Modern Jazz / Indie Jazz premiera polska: 2021-10-23 kontynent: Ameryka Północna kraj: USA opakowanie: ecopackowe etui opis: Editor's info: The fearless and formidable composer and trumpeter. Marquis Hill’s rise over the last few years has been striking and there’s no letting up. Since winning the prestigious Thelonious Monk Institute Jazz Composition award he has demonstrated full command of his art and built a reputation for synthesizing what he describes as the essential elements of the Africa-American creative heritage including contemporary and classic jazz, hip-hop, R&B, house and neo-soul. Now, his sights are set even higher. In early 2022, Marquis will release his debut album on Edition: New Gospel Revisited, an extraordinary live recording that reimagines his debut as a leader with a new band, a new focus and a sharpened ear as a bandleader, composer and performer. The set is breathtakingly good with a band that sounds as inventive and creative as it reads on paper. For Marquis, revisiting and re-energising the set that started his recording career is a slingshot to a new trajectory with a new label and new focus, as Marquis explains “… New Gospel was my debut album and my first completed production. To revisit this music in a fresh way, with a new band has been uniquely invigorating —and hugely rewarding. Working in partnership with Dave and Edition, it’s thrilling to consider the long term and to see where my continued journey will take me next. Now I’d like to focus on the clarity of my voice and, together with Edition, even more effectively spread love and light through the music – to distinct audiences of distinct individuals, all around this world of ours…” “Marquis is one of the brightest stars of his generation” says Edition CEO, Dave Stapleton. “He has a rich and deep tone, a masterful command of his instrument and a strong compositional voice. In recent years his self-released albums, fearless and bold approach to music making has earned him a reputation as one of the most important jazz voices of his generation. We are incredibly excited to welcome Marquis to the Edition roster.” His debut album for Edition, due for release in early 2022, is a brilliantly energetic live performance of the music from his 2012 debut album, New Gospel. Sharing the stage for this album, New Gospel Revisited is an A-list band including Walter Smith III, Joel Ross, James Francies, Kendrick Scott and Harish Raghavan.
DownBeat: Not that the instrumental parts were conceived uniformly or as mere accompaniment. On “Prayer,” the words lay on a percussive bed crisply animated by Junius Paul’s electric bass, Joel Ross’ marimba and Jonathan Pinson’s drums in concert with Hill’s open trumpet and Josh Johnson’s alto saxophone. On “Herstory,” in contrast, the mood is decidedly subdued, colored by Hill’s muted horn.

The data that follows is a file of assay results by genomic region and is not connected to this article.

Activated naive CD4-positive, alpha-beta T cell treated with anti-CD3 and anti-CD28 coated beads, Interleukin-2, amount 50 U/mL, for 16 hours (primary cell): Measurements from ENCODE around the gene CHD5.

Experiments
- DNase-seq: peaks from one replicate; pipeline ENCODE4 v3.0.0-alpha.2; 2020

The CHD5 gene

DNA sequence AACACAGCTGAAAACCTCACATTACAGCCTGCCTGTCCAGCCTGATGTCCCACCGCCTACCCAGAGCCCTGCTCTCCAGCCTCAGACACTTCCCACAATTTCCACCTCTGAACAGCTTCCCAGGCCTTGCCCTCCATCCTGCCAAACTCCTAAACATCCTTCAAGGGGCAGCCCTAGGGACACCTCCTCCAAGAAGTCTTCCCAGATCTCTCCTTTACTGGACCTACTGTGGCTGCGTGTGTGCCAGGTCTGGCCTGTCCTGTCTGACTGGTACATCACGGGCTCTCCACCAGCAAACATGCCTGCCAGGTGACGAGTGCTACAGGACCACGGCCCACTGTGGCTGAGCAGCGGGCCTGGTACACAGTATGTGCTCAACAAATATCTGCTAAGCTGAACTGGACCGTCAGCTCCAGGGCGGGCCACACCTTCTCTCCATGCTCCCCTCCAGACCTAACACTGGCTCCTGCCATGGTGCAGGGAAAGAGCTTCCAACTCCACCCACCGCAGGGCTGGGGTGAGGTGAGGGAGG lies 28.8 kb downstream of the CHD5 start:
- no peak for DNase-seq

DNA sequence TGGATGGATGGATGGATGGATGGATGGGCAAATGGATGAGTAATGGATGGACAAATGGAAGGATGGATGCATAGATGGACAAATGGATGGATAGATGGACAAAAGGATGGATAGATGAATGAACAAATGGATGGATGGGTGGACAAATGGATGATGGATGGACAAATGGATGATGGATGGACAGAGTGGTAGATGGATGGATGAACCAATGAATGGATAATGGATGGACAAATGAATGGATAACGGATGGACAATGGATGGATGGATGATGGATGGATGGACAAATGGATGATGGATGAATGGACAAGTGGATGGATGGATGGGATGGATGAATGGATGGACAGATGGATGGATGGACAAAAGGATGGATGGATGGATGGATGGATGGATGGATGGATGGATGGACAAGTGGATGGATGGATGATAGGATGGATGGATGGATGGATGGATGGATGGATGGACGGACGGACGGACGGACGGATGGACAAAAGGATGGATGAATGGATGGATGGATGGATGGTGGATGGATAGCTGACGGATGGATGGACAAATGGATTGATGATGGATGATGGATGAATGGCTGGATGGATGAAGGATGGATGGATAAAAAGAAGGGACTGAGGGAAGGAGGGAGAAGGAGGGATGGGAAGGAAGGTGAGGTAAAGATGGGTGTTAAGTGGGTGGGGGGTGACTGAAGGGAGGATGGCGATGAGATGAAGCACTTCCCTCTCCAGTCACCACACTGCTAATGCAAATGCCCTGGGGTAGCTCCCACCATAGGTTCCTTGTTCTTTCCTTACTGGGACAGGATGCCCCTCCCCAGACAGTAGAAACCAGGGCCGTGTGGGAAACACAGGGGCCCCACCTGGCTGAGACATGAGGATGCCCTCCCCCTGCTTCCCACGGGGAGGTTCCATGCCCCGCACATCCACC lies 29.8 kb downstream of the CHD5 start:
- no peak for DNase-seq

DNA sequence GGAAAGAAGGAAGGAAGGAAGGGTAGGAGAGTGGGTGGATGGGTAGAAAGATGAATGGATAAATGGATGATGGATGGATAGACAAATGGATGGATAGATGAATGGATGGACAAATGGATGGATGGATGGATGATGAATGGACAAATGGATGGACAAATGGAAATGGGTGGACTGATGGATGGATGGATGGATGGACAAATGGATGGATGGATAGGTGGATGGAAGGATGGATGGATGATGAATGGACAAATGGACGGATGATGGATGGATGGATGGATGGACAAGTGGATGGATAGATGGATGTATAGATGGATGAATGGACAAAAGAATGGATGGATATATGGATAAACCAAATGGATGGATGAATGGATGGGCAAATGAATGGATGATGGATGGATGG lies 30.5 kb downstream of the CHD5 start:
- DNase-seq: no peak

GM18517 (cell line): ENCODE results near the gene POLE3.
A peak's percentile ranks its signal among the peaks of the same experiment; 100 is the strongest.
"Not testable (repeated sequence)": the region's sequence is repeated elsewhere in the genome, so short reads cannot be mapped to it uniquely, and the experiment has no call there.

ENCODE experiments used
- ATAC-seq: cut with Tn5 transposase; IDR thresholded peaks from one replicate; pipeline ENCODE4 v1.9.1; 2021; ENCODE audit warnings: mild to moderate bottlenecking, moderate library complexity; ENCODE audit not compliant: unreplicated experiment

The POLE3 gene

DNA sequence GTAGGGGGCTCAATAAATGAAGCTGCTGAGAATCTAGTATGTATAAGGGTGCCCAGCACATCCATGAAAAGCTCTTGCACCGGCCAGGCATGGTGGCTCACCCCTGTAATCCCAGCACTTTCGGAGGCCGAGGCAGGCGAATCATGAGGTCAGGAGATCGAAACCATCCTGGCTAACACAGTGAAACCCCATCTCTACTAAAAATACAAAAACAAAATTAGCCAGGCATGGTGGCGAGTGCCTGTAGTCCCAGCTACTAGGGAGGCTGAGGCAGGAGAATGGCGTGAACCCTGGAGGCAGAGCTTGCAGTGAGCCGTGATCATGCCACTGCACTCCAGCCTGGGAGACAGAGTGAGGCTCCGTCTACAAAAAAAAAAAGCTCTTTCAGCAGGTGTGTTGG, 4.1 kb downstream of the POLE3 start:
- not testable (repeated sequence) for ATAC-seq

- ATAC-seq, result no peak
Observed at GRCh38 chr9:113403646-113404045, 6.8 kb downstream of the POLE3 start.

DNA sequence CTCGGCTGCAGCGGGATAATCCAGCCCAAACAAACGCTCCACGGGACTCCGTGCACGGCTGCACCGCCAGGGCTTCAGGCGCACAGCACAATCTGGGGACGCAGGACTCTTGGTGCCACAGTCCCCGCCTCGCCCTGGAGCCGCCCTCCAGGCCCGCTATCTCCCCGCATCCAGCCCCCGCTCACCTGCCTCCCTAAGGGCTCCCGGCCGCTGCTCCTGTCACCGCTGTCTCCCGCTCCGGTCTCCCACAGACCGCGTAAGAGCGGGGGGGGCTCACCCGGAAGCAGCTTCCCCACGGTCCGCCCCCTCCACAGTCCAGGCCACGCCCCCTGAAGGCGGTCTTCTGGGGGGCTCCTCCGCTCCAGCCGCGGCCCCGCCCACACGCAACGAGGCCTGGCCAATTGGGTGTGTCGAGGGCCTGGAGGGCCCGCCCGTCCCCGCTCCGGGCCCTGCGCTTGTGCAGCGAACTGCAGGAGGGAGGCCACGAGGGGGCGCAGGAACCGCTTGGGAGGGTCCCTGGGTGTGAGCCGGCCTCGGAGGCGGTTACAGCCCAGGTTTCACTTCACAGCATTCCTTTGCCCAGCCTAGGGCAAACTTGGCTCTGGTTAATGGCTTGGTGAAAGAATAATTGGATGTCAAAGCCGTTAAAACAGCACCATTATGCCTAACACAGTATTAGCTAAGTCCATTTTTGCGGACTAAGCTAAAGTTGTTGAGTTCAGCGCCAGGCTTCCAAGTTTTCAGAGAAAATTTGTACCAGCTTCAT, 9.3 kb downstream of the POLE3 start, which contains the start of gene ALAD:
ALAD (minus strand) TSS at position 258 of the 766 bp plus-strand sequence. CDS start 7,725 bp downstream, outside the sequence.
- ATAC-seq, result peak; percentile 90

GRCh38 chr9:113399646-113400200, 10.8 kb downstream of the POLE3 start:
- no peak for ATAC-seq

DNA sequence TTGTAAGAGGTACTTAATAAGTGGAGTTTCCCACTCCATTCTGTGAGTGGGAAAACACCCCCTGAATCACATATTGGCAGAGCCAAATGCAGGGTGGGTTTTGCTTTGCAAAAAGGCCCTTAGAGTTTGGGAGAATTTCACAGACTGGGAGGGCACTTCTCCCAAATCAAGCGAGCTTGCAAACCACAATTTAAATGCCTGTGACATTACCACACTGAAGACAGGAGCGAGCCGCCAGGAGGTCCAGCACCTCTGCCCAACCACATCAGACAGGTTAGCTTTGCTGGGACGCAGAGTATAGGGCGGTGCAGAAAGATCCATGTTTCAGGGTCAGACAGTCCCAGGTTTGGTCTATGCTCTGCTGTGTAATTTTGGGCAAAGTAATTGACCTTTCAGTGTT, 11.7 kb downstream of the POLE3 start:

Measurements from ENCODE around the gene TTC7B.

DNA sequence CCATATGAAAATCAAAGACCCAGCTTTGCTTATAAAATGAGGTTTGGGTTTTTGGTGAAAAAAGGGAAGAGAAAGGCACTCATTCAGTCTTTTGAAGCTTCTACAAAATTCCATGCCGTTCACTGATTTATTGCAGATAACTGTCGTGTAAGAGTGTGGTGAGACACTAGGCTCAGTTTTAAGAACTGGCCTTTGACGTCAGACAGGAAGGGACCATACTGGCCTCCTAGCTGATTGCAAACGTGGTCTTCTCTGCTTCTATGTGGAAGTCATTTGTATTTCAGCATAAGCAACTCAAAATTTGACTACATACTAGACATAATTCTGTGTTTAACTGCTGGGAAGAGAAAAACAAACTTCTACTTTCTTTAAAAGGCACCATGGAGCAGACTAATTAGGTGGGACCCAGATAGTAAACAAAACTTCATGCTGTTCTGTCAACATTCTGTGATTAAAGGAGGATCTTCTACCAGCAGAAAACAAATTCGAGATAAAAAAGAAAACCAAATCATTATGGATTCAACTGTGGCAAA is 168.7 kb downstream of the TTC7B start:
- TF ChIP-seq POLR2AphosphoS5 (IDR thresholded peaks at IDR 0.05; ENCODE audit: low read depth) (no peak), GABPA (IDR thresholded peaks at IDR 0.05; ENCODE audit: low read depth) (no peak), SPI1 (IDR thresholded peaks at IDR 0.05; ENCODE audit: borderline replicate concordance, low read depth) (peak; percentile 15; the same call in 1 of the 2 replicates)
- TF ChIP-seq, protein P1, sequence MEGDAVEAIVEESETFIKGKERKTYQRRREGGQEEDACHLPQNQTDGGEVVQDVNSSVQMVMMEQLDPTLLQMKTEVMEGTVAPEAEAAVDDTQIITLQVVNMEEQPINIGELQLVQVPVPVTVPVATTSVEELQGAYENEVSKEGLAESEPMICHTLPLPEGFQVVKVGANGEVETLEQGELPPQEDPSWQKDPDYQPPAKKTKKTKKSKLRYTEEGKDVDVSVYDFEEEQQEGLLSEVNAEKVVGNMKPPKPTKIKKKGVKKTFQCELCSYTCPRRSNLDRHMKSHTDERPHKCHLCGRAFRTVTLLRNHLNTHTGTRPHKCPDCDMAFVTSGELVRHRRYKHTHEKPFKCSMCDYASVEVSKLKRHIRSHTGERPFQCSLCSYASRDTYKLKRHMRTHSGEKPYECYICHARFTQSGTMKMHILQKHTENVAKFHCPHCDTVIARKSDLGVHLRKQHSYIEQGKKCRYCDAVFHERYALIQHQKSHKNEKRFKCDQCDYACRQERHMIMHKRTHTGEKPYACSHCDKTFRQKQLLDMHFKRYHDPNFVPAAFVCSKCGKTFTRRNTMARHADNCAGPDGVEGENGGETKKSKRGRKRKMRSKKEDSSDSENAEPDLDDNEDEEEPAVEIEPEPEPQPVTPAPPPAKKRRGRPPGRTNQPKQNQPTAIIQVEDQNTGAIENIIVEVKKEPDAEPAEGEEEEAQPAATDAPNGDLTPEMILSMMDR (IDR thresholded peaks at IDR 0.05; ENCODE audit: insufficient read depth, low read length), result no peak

The new album represents a move toward a more electro-acoustic sensibility, it is the first on which Hill composed exclusively on the computer and employed only electric bass. But that move might not have been inevitable. Miller, whose band routinely interprets material by soul groups from the 1960s, said he thought at first that the trumpeter, for all his gifts, might only be comfortable in a kind of post-bop acoustic universe. He won the Monk competition playing “If I Were A Bell” and “Polka Dots And Moonbeams.”
“I wondered if he could hit the funk,” Miller said. But he soon found out that Hill was raised by a mother who filled the house with music by the very artists Miller was fond of covering, like The Temptations, and he fit in perfectly with Miller’s band. As for Hill’s own music, Miller added, “He’s getting more and more progressive. The latest thing has a lot of contemporary flavor. That’s what you want to go for: one foot in the history and one foot in the future.”
Hill’s history with jazz began as a precocious fifth-grade trumpeter at Chicago’s Kenwood Academy, where a band director, saxophonist Diane Ellis, gave him a copy of Lee Morgan’s 1958 Blue Note album Candy. He recalled being especially taken by the elegant ballad “Since I Fell For You”: “I had never heard anything like that, and I wanted to sound like that.”
The music inspired him to practice, which he assiduously did and still does. But for the young Hill, the music also served another purpose. “I thought of it as a beautiful distraction,” he said. “There were a lot of things happening on the South Side of Chicago in the ’90s. It kept me from getting into trouble on the streets.”
Properly distracted, he gravitated as a teenager toward the South Side’s hippest haunts, the Velvet Lounge and the New Apartment Lounge. There, some of Chicago’s now-departed jazz titans—trumpeter Malachi Thompson (1949–2006) and tenor saxophonists Von Freeman (1923–2012) and Fred Anderson (1929–2010)—accepted him into their community. When Hill went to college, he would drive the 70 miles back to Chicago to keep his hand in the scene, playing for a time in the Velvet Lounge’s house band on Sundays.